constitutional reform of Kais Said, under fire from critics

constitutional reform of Kais Said, under fire from critics

Tunisian President Kais Said presented his project for constitutional reform, a few days before the campaign. The new text will be put to a vote in a referendum on July 25. A group of international jurists has strongly criticized the process of this reform, which crystallizes the fears of an establishment of an autocratic regime.

Illegal, illegitimate and lacking in transparency. This is the verdict of the International Commission of Jurists, ICJ, an international organization that fights for the rule of law and is made up of dozens of judges and lawyers, on the constitutional reform process initiated by the Tunisian authorities. In a document published on Wednesday, June 29, the Geneva-based NGO calls on the Tunisian government to withdraw this draft Constitution, which would anchor the country in a presidential regime.

“This constitutional reform aims to codify the authoritarianism that has already existed for a year,” he said. Said Benerbiadirector of the North Africa and Middle East program of the ICJ, referring to the suspension of the constitutional order by Kaïs Saïed since July 25, 2021. “The Executive, Legislative and Judicial powers are not recognized as separate powers , but as mere functions,” he continued.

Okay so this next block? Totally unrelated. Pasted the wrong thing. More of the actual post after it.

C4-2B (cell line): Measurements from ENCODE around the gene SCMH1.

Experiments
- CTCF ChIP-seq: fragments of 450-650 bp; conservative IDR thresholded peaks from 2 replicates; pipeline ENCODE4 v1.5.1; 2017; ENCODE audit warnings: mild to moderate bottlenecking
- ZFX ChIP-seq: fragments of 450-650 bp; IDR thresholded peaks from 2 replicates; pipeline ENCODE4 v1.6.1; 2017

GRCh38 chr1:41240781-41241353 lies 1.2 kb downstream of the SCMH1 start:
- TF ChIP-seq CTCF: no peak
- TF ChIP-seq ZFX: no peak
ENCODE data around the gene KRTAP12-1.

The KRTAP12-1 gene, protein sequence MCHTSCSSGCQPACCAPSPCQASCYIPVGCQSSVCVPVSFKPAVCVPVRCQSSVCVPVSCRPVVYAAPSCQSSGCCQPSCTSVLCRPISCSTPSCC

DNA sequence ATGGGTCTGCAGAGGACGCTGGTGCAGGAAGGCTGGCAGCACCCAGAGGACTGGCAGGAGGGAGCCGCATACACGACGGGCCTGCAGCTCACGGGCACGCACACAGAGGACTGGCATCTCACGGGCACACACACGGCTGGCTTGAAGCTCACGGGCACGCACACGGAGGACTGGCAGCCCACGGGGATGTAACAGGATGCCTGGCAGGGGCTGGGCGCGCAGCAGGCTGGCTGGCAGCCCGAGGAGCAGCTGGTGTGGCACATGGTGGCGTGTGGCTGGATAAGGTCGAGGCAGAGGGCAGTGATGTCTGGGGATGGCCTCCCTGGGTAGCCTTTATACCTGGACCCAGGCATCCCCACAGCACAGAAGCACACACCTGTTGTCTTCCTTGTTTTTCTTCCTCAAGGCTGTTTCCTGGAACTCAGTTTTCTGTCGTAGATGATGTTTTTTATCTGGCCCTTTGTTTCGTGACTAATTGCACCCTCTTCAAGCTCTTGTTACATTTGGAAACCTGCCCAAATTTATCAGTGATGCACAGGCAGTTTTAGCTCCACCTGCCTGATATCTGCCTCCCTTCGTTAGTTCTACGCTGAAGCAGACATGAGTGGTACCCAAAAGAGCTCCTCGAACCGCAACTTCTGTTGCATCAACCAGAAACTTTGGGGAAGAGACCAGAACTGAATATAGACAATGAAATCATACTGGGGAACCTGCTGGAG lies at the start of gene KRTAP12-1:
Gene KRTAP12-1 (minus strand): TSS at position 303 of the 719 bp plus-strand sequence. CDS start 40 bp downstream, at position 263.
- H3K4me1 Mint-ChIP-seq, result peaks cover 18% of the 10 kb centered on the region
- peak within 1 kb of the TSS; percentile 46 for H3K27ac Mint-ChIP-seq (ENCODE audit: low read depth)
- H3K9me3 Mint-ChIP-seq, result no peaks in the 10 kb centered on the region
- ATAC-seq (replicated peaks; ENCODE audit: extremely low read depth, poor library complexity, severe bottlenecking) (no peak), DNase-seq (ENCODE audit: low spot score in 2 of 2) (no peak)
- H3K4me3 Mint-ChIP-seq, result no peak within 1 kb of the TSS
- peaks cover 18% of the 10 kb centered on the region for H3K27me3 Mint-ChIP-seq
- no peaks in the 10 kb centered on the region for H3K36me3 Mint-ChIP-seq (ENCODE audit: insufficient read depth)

Presidentialization of the regime

The separation of these three powers, theorized in the eighteenth century to counter royal absolutism, is a cardinal principle of modern democracies. Kais Said suspended legislative power by sending the military to blockade Parliament on July 25. The post of prime minister was then terminated, concentrating executive power in the hands of the president. As for the Judiciary, it has suffered several blows since the dissolution of the Superior Council of the Magistracy until the recent dismissal of 57 judges by a simple presidential decree.

The Tunisian president has justified each of his decisions by the desire to return power to the people, to fight corruption and political incompetence. The holding of a constitutional referendum on July 25, 2022, followed by elections at the end of the year, is proof, according to Kais Said supporters, that Tunisia remains a democracy.

safeguards in jeopardy

Kais Said, a former professor of constitutional law, has repeatedly expressed his ideal vision of a democracy “from Carthage to the peoples”, based on a direct link between local assemblies and a strong presidential power. According to his reform project, the intermediate bodies and the Parliament would be reduced to a minimum, the experts denounce. The safeguards established by the 2014 Constitution to prevent any dictatorial drift – independent authorities over the organization of elections, the media or the judiciary – would risk becoming empty shells without any real power.

“The safeguards have already been emptied of their substance by Kais Said’s practice of power. He has completely revised the methods of appointment to submit them totally to the will of the president (…) He will do everything possible so that the president predominates in the election of the people who will form part of these so-called independent bodies,” says Vincent Geisser, a researcher at the Institute for Research and Studies on the Arab and Muslim World (Iremam).